By thecolumbiareview

Sunday Staff Picks: October 25th

White Blood: A Lyric of Virginia by Kiki Petrosino Kiki Petrosino’s White Blood: A Lyric of Virginia starts with a stunning prelude, in which the reader, absorbed into the second person speaker, is taken on a chase sequence through a moving train.  Engaging – in pursuit? combat? collaboration? – with the speaker’s ancestors, the poem ends with a ghostly image and then an utterance “O- / you begin.” So the book begins. Petrosino orbits topics of ancestry, and history, all while constructing one of the strongest arguments in favor of form in recent years. The text is interspersed with erasures (similar to the Petrosino…

Sunday Staff Picks: October 18th

The Discomfort of Evening by Marieke Lucas Rijneveld Marieke Lucas Rijneveld’s The Discomfort of Evening, winner of this year’s International Booker Prize, begins with loss: the elder son of the Mulder family, Matthies, drowns in a tragic skating accident, leaving his family to contend with his death and attempt to distribute the loss between themselves. The novel is narrated by his ten-year old sister, Jas, who takes on the role of translator for her family’s grief. Through her stark observations, we witness the slow unraveling of a family unit set against the bleak landscape of their farm in the conservative…

Sunday Staff Picks: October 11th

Grieving: Dispatches from a Wounded Country by Cristina Rivera Garza Earlier this week, Mexican author Cristina Rivera Garza was awarded the MacArthur “Genius” Grant. A writer of enormous talent and erudition, Garza is also the author of the most fascinating book I read this year. Grieving: Dispatches from a Wounded Country is a collection of short forms that circle issues of state violence in contemporary Mexico. Garza’s project investigates the fault lines between the political and the personal, the body of the collective and the body of the individual. In attempting to write on, or through, this subject, Garza takes…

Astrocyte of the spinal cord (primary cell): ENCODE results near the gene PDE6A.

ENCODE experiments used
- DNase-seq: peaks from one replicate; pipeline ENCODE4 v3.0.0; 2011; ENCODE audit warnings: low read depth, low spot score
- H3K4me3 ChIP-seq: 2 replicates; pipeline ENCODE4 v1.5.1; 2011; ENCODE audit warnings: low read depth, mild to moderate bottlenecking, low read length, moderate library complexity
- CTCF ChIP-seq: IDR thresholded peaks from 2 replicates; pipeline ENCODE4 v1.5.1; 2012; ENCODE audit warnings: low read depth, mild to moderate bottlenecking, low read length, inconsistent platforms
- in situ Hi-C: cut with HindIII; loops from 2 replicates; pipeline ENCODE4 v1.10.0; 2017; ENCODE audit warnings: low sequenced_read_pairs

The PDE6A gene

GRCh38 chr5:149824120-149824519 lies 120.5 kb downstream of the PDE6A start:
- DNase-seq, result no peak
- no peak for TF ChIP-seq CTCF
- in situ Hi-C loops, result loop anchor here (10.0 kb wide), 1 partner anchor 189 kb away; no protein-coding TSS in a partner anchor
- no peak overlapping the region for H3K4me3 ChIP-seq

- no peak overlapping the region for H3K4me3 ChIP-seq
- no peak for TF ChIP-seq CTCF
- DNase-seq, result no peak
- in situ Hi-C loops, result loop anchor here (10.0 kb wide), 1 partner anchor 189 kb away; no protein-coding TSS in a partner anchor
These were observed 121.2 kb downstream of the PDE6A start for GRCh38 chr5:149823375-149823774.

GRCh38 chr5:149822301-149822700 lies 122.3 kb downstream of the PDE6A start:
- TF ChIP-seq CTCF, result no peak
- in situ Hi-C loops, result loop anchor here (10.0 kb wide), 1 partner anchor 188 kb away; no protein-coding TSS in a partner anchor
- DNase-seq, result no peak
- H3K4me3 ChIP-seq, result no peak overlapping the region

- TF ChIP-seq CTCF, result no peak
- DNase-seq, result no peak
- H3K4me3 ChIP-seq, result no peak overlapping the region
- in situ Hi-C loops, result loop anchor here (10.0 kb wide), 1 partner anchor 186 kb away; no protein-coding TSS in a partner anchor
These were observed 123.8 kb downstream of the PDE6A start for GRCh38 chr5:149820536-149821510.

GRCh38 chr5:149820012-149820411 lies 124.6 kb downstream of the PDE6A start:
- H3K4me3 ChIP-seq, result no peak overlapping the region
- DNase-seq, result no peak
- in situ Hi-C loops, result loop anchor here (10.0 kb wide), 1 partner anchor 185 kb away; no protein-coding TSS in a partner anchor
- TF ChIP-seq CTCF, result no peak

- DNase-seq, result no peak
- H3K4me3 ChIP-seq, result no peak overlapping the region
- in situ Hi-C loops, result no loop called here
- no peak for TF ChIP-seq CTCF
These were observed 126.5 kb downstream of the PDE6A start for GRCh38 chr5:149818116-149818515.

Making It Plausible: A Conversation With Andrew Martin

Cool for America / Andrew Martin / Farrar, Straus and Giroux, 07/2020 – $27 (Hardcover) Interview conducted by David Ehmcke I first encountered Andrew Martin’s remarkable fiction after the publication of his fabulous first novel Early Work. Since then, I’ve been anticipating the publication of his short story collection, Cool for America, in which he assembles…

Jihyun Yun: On Food and the Language of Intimacy

An interview conducted by Maddie Woda Jihyun Yun was first published in The Columbia Review‘s 100th Volume with her piece, “The Leaving Season.” Yun’s writing uses food—its preparation, consumption, and cultural significance—to reflect on themes like womanhood and familial grief. Her first book of poetry (which includes “The Leaving Season”) won the Prairie Schooner Book Prize…

Close Reading Series: Sofia Montrone on “(46)” and “(47)”

The Close Reading Series invites our board editors to write about a favorite piece from our Spring 2020 issue. These readings are not intended to be definitive interpretations; when we read, we bring with us our own histories, experiences, and references, all of which guide our relationship to the work before us. It is possible,…

Close Reading Series: Spencer Grayson on “Newly, rendered, truly”

The Close Reading Series invites our board editors to write about a favorite piece from our Spring 2020 issue. These readings are not intended to be definitive interpretations; when we read, we bring with us our own histories, experiences, and references, all of which guide our relationship to the work before us. It is possible,…

Bryn Evans: Weight, Time, & the Afrofuture

AN INTERVIEW CONDUCTED BY MORGAN LEVINE Bryn Evans received our Spring 2020 Poetry Prize for her poem “Thotiana’s interlude, or Barbara Mason reconsiders settling down.” Bryn and I called each other from our respective hometowns of Decatur, Georgia and Houston, Texas for this interview, which has been lightly edited for clarity. I’ve been a fan…

Sara Kachelman: On Friendship and the “Old-World Horror” of Climate Change

An interview conducted by Sofia Montrone Sara Kachelman received The Columbia Review’s Spring 2020 Prose Prize for her short story “Friends of the Gyre.” Her story, about a group of people who befriend an enigmatic and terrible storm, first crossed our desk in January, but recent events have imbued the narrative about unlikely social relationships and unbalanced power dynamics with new salience. We were impressed by Sara’s humor, her attention to nature, and her sense of the eerie, and our contest judge, Jordan Kisner, was as well. I caught up with Sara over email last week to discuss her short…